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Midwest Bucks is the driving force behind my addiction to bow hunting, but not far behind is getting up close and personal with gobbling thunder chickens in spring.

Low Pressured Whitetails

Reminiscing over my whitetail hunting career which is probably quite a bit shorter than some of our readers (18 years), I realize now that I have beenIMG_2150 pretty blessed.  Not just in the fact that I have been fortunate enough to take many quality bucks; but rather, that I have always had property to hunt that has been minimally pressured.  These farms were owned by family friends in rural areas of southwest Missouri.  I realize now that the properties I hunted growing up always produced deer meat for the freezer and occasionally some mounts for the wall; not because they were the best farms in the area but simply because the deer felt secure in their movement patterns.  There are ways for most hunters especially bow hunters to chase low pressured deer and over the next couple weeks I want to give you some tips on how you too and hunt low pressured whitetails.

I understand that a good percentage of hunters are focusing their efforts on public ground.  I know this can be discouraging but it also can be very rewarding when finding those low-pressured areas.  Here are few things I would do.  In the off season I would be doing research. Not every public hunting area is over-ran with hunters, I would be calling local DNR offices and asking which areas have higher pressure and which ones receive less during the season you are wanting to hunt.  Most states have interactive websites that show all the public hunting available throughout the state.  I would also be looking for public land that is at least forty-five miles away from major cities.   The reason is simple; people do not want to drive very far for a quick afternoon hunt.  So if you will go where others won’t you will be putting yourself in a better situation.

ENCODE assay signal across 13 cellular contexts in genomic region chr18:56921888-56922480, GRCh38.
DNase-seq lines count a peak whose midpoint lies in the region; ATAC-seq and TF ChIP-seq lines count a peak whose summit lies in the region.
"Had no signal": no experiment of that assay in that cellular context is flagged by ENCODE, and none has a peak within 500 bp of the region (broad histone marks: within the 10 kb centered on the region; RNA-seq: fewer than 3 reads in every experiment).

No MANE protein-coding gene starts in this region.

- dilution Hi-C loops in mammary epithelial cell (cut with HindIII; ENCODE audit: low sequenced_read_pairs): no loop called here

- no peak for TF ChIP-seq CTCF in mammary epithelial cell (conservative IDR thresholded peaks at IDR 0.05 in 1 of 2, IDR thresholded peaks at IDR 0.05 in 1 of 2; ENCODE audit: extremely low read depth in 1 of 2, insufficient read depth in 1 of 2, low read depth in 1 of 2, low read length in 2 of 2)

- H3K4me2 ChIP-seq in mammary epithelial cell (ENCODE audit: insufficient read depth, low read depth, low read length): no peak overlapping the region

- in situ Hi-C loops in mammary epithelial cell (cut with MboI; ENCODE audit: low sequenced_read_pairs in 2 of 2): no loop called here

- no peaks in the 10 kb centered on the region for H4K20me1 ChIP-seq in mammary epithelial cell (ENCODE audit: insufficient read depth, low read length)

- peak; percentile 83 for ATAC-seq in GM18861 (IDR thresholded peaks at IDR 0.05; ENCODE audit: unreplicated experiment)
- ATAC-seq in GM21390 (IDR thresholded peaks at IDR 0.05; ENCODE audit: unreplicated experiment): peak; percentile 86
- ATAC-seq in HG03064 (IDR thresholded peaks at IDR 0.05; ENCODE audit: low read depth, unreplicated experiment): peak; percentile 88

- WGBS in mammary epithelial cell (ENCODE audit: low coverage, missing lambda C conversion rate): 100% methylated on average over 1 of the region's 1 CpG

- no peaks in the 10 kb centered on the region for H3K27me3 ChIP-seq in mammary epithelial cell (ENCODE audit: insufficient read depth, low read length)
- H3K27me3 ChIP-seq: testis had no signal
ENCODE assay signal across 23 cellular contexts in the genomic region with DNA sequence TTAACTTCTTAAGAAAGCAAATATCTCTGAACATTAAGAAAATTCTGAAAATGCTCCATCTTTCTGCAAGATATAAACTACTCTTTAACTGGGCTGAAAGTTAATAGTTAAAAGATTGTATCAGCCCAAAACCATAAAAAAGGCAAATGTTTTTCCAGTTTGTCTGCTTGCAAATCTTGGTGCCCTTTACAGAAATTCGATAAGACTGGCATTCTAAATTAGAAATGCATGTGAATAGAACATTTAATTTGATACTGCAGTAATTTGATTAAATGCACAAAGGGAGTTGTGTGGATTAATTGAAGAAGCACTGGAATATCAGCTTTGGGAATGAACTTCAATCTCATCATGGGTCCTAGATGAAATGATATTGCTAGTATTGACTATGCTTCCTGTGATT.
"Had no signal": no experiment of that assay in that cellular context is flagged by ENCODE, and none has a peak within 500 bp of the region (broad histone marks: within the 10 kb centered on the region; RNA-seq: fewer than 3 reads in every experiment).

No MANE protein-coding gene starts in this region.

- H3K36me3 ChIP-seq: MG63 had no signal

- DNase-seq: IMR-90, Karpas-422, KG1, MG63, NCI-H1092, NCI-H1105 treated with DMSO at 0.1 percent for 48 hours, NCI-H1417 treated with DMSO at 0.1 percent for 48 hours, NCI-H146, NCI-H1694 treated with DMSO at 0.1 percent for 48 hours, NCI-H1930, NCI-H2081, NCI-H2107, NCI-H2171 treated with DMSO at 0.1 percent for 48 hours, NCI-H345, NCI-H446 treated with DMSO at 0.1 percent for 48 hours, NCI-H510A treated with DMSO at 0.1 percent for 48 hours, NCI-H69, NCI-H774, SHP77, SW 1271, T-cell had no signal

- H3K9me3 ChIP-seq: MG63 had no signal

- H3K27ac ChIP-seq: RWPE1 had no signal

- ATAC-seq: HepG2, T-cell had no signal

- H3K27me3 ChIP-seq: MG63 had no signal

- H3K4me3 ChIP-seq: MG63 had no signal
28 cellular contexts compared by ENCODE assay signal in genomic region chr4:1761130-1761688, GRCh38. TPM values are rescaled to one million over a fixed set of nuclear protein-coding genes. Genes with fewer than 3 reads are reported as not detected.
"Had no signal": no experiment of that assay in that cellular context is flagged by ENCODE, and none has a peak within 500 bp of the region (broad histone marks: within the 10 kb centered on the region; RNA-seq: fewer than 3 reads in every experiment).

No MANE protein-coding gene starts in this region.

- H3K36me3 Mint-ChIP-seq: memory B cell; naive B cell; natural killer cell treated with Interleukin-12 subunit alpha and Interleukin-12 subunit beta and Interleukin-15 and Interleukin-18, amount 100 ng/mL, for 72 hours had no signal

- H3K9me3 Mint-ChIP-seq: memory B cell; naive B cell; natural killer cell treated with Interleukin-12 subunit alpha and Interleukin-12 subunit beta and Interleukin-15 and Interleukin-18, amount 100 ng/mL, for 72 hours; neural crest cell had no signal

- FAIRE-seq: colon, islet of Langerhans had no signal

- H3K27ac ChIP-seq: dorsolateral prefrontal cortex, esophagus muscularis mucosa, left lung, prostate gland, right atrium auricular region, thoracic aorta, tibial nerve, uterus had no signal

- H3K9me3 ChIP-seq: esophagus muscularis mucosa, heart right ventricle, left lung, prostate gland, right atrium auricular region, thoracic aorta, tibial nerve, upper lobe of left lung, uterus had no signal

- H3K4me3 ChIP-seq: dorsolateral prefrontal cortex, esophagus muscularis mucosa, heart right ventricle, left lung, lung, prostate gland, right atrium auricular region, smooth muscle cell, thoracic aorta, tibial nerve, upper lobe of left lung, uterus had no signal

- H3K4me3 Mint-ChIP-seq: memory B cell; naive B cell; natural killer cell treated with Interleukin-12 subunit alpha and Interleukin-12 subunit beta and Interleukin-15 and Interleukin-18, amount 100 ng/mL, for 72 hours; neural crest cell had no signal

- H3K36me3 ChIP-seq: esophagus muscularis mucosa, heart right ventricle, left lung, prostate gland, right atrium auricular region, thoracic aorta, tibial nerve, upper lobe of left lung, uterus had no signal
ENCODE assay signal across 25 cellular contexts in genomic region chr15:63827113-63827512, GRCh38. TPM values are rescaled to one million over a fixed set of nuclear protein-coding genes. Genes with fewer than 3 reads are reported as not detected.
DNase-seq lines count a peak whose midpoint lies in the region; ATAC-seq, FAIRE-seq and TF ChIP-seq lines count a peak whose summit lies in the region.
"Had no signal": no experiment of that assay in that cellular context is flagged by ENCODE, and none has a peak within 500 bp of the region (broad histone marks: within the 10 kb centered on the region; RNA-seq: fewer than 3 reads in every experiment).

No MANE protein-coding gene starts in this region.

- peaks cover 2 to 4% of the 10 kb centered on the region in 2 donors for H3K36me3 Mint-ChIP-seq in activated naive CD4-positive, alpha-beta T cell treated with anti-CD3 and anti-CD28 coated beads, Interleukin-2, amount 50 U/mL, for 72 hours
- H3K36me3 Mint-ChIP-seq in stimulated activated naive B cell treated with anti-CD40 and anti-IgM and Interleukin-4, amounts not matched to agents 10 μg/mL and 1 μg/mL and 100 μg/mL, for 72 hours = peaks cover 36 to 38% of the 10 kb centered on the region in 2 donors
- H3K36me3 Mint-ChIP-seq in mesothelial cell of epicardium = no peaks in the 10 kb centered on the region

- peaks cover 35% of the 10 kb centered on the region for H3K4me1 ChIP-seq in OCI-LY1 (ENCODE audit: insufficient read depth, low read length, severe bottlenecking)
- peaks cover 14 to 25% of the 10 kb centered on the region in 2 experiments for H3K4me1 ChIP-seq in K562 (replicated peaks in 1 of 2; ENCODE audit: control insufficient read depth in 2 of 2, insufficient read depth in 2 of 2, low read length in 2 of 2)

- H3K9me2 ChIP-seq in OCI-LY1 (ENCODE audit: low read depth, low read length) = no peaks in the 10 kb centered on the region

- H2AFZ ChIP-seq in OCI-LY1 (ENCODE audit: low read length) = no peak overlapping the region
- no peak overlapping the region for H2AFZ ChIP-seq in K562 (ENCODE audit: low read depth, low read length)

I have witnessed thIMG_9020is first hand.  One of my leases is a small property that is right across the dirt road from a large public hunting tract.  This land in southwest Iowa is about an hour away from any large town or city.  I hunted one of my leases on November 1st which fell on a Saturday this year.  A day that any bow hunter would be crazy not to hunt, and there was not one vehicle parked in any of the access lots.  Simply put, this property was further than most were willing to travel. The same goes for being willing to venture further into the public areas to hunt.  Studies have shown that the vast majority of hunters on public land hunt within two-hundred yards of their parked vehicle.  You can be sure, if you are willing to drive a little further and go a little deeper for public land whitetails you will be hunting lower pressured deer and your odds of success with increase while doing so.

Another option is private land.  I know many wish they could find some private land to hunt and a lot of the time for good reason.  Private land if not pressured definitely allows more security and better chances for success.  I live in Iowa and this will be my third year hunting as a resident.  I will admit I have been very blessed to receive permission to hunt on a lot of private ground around my house and on almost all of that groundML Buck I am the only hunter.  But that is not always the case on private land; in fact, I have found that sometimes seemingly good “private” ground receives more pressure than public.  .  Five years ago I gained access to what seemed to be a prime 120acre farm in Nebraska outside of Omaha. Shortly before season opened I learned I was sharing this property with ten other hunters.  Needless to say, I did not waste time hunting that property.

In closing, good private ground is a great find and one to be cherished; however, do not overlook low pressured public land.  There is a lot of it out there and with a little research and work; you will be able to find the right piece of low pressured hunting land for your 2015 whitetail season.  Next week, I will be writing Part II of this article.  You won’t want to miss it as we look into the options of leasing ground and or hunting with an outfitter.

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